“Most people understand that Microsoft [part of the coalition] and our other competitors complain constantly about Google, but they also know that Google builds our search results for users, not websites, and that the laws are designed to protect consumers, not competitors,” a Google spokesperson tells WebProNews. “The fundamental openness of the Internet means that consumers have infinite choices and can always switch to Bing, Facebook, Kayak, or Expedia with just one click.”
WebProNews also spoke with Berin Szoka, the President of free market think tank TechFreedom who has some criticisms of FairSearch itself.
“I think it’s unfortunate that a lot of the tech policy debates really come down to motives,” he says, noting that the coalition is simply an alliance of Google’s competitors.
“Microsoft’s Bing is, if anything, much more biased than Google. You might say that’s OK because they’re not a dominant firm, so maybe they can do things that Google can’t, but if bias is your only way of distinguishing what’s competitive and what’s not competitive, it really is a problem that the industry norm, which is bias, is in fact the very thing that FairSearch is complaining about. Really, the analysis has to go a lot more beyond that and ask where there’s some example of consumer harm.”
“In this case, it’s hard to actually see any consumers complaining, as opposed to just Microsoft’s compatriots and this coalition,” he adds.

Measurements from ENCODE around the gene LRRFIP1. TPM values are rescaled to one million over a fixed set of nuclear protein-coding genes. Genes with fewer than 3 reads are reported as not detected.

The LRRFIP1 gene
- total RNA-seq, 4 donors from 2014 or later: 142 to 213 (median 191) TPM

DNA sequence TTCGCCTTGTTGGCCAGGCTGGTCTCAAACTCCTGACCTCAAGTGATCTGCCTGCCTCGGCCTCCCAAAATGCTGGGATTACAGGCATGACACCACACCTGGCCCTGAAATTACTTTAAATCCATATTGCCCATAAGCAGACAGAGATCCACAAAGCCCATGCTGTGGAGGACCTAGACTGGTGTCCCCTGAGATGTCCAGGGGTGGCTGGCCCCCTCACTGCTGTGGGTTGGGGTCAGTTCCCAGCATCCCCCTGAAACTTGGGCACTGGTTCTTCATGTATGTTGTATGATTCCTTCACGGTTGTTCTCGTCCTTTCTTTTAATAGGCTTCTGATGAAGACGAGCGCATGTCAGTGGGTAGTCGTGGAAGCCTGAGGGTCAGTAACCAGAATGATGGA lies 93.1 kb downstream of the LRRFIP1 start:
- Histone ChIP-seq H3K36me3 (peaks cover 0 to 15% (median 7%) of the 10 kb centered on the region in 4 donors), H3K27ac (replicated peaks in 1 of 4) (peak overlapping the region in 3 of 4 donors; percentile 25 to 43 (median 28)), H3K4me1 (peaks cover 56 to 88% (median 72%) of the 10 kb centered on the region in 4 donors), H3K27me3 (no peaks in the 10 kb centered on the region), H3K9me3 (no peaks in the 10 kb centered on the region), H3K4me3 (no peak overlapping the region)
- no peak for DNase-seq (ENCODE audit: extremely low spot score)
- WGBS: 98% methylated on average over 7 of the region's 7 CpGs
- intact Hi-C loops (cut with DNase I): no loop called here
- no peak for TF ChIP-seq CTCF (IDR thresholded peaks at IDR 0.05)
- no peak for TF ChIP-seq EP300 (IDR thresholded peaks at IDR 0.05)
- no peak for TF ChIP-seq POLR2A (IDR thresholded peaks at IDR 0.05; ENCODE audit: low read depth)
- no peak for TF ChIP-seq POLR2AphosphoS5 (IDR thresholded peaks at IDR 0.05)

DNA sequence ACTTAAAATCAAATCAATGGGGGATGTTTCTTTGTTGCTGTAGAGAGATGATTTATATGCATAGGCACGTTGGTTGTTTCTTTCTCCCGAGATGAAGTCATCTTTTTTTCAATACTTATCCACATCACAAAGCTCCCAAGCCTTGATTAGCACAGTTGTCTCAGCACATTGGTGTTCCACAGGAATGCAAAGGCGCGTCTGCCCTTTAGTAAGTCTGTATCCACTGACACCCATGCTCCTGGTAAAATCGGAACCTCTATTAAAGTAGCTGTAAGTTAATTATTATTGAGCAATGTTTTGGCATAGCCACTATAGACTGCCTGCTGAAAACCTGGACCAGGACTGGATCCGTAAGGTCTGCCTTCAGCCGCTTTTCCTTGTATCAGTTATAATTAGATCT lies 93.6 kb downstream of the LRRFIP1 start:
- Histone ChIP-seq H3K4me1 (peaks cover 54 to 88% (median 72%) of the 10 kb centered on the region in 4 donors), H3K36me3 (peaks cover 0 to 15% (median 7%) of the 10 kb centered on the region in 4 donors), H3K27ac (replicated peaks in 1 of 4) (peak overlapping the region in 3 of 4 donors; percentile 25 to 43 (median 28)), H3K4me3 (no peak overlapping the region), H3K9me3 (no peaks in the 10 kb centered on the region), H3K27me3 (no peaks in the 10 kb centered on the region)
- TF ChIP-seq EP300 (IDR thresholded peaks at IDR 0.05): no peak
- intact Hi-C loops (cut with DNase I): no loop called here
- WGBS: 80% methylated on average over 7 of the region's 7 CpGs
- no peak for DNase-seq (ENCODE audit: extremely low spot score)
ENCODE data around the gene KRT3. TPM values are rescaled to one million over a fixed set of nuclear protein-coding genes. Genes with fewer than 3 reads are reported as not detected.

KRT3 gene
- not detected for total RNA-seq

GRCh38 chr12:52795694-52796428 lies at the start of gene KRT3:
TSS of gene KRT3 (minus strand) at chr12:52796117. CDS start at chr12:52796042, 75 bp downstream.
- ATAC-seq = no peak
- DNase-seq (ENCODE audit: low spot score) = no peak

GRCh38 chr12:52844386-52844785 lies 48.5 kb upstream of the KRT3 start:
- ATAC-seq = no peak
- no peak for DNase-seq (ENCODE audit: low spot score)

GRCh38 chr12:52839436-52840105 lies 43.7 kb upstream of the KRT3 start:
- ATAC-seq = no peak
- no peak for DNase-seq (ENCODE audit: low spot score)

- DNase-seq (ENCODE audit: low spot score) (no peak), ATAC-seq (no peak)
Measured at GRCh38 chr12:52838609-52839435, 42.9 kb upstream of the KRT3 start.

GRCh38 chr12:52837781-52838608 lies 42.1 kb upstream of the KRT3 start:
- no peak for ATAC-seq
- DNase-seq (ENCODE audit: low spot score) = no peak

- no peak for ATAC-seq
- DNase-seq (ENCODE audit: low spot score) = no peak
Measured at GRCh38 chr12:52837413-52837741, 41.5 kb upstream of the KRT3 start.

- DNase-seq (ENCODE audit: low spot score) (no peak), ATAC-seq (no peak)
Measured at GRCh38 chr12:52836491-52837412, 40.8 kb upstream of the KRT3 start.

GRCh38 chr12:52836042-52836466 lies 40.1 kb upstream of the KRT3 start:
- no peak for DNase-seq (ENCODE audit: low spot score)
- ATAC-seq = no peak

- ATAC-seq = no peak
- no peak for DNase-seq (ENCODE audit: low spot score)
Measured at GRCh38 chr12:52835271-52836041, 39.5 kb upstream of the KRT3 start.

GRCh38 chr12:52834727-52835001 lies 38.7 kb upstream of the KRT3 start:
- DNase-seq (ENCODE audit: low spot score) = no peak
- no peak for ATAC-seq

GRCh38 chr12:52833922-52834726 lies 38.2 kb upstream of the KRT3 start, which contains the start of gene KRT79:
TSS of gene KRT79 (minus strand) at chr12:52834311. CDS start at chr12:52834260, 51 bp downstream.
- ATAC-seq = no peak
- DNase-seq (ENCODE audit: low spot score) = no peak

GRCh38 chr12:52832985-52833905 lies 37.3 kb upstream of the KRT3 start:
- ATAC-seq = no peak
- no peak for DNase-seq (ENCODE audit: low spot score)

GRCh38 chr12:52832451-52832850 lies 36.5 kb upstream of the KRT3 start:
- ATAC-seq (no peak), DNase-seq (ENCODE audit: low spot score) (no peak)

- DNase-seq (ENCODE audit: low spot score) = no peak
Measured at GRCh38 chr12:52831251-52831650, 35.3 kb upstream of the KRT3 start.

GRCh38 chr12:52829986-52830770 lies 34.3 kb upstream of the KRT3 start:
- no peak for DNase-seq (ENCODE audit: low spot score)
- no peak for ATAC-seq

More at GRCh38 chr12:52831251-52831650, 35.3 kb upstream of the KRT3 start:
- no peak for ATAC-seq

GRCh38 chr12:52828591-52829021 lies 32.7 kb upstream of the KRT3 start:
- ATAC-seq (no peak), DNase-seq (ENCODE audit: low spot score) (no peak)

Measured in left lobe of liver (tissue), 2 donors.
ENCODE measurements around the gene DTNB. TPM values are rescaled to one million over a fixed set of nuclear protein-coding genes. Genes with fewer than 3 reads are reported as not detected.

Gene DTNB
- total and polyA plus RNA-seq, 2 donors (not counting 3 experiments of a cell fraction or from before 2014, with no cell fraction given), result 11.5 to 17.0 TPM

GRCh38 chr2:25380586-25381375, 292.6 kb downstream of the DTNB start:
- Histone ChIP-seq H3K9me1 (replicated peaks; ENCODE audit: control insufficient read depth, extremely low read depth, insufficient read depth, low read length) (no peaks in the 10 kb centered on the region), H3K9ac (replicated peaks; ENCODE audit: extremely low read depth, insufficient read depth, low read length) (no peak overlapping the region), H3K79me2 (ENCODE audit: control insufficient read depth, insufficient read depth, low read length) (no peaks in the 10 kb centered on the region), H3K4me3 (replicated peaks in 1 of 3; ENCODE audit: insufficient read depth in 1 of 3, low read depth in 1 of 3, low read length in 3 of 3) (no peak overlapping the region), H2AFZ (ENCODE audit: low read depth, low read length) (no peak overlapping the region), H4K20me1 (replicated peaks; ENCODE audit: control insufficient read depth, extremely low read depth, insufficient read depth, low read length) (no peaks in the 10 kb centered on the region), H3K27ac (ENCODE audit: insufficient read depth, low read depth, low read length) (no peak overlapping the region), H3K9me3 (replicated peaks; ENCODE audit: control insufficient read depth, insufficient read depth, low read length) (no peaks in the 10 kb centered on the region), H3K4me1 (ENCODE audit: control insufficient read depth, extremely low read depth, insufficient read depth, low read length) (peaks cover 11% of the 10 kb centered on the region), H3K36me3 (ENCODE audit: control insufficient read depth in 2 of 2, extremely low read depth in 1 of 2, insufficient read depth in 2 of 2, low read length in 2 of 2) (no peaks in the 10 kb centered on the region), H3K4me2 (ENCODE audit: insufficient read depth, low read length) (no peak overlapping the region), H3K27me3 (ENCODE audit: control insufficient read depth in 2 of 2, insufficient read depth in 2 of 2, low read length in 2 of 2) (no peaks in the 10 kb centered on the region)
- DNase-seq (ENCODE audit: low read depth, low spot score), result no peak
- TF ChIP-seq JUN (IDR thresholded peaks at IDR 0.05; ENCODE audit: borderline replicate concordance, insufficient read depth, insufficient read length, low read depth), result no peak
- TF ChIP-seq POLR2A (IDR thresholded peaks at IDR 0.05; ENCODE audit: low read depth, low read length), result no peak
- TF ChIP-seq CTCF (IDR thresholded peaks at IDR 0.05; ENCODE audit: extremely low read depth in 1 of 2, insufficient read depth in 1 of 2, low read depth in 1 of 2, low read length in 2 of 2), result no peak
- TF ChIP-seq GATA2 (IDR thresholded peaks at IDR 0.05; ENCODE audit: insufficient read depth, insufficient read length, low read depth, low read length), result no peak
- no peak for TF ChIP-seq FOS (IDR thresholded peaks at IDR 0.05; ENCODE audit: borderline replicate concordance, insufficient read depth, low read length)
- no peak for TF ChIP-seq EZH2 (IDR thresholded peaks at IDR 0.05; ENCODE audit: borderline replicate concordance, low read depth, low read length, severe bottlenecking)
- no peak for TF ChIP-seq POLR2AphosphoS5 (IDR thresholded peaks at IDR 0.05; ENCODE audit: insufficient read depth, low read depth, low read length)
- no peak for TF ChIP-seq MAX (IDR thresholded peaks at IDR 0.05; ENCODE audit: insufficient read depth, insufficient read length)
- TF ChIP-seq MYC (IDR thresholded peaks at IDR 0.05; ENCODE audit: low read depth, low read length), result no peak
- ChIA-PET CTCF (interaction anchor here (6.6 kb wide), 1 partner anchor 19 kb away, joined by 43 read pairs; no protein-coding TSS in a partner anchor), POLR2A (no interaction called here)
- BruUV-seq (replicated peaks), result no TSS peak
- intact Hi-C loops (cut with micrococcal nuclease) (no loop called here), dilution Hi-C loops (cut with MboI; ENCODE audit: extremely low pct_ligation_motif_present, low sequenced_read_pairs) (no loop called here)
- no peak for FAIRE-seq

He goes on to make the case that we should be skeptical anytime competitors try to use regulators for competition, not only because it can hurt a company like Google, but that it could hurt the next Google by setting precedents.
He also compares the whole thing to SOPA, saying, “There are few people here in D.C. that really understand how the Internet works well enough to even have an intelligent conversation about how government can improve things.”
“I think when you see a company like Facebook, as large as it is, and as much of a lead in that area as it does, teaming up with a company like Microsoft, I think that is in fact the way competition works. It doesn’t happen necessarily in this space directly.”
Google has a site dedicated to what it calls “facts about Google and competition.” On the site, Google says, “As Google has grown, we’ve faced more questions about our approach to competition. This kind of scrutiny goes with the territory when you’re a large company. However, we’ve always worked hard to ensure that our success is earned the right way – through technological innovation and great products, rather than by locking in our users or advertisers, or creating artificial barriers to entry.”
“It takes a broadband connection to get onto the Internet, but consumers don’t need Google to access the web,” Google continues. “Google serves more like a GPS on the Internet highway—not an on-ramp. It helps people get around, but it’s not necessary. If someone knows where he wants to go, he can navigate to those destinations directly, whether it’s Craigslist, the New York Times websites, or icanhascheezburger.com. But, if he doesn’t know where he’s going, he can use a ‘GPS’ (a search engine like Google or Bing), a ‘map’ (a list of links or portal like Yahoo’s directory), directions or recommendations from a friend (links from Twitter or Facebook friends), or even a mobile application version of the service (for example, the NY Times iPhone application). Search engines are popular and useful, but they’re just one of many ways to navigate the web.”
“The Internet was built on fundamentally open architecture,” Google says. “Anyone at home with a computer and a web connection can type in the address of a website and navigate straight to that site. Google is one click away from losing every customer. There are virtually no switching costs, and there are many other valuable web services competing for traffic. If someone wants to use a competing search engine all they need to do is type ‘www.yahoo.com’ into a web browser.”
Do you agree with Google or its competitors? Let us know in the comments.